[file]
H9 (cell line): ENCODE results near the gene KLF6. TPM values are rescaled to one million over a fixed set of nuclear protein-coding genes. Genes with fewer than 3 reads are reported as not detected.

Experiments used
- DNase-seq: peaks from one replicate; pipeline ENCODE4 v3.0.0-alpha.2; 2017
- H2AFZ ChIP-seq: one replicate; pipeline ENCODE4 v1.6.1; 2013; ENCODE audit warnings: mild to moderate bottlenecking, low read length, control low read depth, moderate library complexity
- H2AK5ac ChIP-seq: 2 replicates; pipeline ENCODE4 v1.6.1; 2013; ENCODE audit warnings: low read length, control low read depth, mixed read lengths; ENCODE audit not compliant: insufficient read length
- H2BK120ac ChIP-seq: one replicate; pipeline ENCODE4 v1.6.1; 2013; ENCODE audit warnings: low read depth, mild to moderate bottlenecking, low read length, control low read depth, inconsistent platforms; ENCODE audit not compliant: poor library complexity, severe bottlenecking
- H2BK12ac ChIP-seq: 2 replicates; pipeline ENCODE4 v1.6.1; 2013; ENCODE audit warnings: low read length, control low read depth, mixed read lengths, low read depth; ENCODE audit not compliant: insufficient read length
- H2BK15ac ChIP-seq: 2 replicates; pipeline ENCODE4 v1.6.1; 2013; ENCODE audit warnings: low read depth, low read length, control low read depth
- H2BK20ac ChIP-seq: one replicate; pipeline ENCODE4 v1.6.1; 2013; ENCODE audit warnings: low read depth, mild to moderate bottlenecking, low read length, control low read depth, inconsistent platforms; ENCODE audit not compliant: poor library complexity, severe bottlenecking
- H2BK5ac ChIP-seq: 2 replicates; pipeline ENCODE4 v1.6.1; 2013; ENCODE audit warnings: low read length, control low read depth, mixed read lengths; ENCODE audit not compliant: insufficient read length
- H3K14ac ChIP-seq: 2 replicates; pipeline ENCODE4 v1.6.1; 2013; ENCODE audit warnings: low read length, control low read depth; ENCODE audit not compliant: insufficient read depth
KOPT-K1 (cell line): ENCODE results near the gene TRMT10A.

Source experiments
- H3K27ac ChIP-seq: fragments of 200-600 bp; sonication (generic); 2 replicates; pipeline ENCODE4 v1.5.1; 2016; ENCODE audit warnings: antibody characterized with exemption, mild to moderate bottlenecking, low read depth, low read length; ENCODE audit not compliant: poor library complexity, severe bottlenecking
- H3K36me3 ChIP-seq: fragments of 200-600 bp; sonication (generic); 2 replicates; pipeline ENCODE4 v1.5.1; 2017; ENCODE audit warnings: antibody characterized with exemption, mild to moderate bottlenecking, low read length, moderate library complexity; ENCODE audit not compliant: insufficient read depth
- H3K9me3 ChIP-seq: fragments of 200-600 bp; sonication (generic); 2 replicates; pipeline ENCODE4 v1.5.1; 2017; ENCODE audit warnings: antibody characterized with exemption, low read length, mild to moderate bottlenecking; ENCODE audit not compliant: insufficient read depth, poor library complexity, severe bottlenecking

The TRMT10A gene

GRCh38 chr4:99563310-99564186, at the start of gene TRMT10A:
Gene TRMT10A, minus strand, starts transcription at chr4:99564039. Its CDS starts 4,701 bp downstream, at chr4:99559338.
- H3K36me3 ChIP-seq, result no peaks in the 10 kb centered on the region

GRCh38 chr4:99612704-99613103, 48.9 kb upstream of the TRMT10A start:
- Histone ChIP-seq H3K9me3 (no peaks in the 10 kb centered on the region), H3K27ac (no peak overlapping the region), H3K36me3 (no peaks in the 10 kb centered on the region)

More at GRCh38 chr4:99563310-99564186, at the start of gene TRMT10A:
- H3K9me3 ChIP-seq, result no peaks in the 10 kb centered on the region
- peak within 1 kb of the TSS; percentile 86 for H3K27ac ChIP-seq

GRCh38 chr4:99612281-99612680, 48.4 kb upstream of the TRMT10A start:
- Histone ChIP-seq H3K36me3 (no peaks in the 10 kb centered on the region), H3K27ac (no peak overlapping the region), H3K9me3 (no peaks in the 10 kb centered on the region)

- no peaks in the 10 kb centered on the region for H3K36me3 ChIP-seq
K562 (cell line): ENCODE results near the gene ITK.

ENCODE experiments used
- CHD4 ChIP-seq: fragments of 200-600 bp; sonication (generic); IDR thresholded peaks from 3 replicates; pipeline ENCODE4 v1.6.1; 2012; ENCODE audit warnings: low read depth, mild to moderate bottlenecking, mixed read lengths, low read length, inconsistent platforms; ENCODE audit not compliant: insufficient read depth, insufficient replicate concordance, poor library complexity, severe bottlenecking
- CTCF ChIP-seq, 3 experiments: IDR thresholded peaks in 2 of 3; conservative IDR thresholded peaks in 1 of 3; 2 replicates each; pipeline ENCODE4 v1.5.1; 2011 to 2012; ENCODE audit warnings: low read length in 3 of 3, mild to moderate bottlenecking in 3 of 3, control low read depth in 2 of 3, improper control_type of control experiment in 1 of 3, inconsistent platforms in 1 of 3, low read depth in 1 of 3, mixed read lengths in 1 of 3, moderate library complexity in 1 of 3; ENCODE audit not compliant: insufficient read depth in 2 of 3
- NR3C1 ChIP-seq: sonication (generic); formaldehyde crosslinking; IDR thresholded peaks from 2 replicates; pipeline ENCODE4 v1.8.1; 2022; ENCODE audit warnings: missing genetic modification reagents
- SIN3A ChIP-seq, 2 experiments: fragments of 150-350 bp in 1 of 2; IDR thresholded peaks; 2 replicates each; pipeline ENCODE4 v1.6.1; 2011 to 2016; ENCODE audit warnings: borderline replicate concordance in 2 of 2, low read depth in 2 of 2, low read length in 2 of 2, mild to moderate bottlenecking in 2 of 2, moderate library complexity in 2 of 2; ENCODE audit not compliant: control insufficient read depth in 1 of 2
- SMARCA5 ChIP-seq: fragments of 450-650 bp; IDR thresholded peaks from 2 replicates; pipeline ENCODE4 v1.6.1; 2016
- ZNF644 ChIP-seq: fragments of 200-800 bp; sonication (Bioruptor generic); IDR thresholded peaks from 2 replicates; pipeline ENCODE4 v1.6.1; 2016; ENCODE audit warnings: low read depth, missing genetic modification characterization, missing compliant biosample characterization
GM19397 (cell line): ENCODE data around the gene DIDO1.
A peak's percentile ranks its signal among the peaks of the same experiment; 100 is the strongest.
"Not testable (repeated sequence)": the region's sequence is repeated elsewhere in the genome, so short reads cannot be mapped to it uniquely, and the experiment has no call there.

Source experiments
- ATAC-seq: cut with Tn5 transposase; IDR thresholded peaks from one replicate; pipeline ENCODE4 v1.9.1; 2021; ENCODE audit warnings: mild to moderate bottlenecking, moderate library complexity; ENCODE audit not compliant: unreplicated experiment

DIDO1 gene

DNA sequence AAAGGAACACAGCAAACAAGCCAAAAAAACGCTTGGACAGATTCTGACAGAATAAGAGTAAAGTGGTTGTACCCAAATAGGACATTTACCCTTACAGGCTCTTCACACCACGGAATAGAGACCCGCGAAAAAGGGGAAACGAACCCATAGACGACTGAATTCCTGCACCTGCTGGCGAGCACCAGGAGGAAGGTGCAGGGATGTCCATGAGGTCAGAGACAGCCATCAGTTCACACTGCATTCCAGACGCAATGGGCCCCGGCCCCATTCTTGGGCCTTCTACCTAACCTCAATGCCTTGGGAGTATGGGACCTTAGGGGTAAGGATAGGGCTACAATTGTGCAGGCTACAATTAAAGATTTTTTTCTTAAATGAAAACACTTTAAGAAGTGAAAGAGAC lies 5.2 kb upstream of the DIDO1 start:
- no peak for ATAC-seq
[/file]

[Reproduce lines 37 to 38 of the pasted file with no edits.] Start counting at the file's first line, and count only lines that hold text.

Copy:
GM19397 (cell line): ENCODE data around the gene DIDO1.
A peak's percentile ranks its signal among the peaks of the same experiment; 100 is the strongest.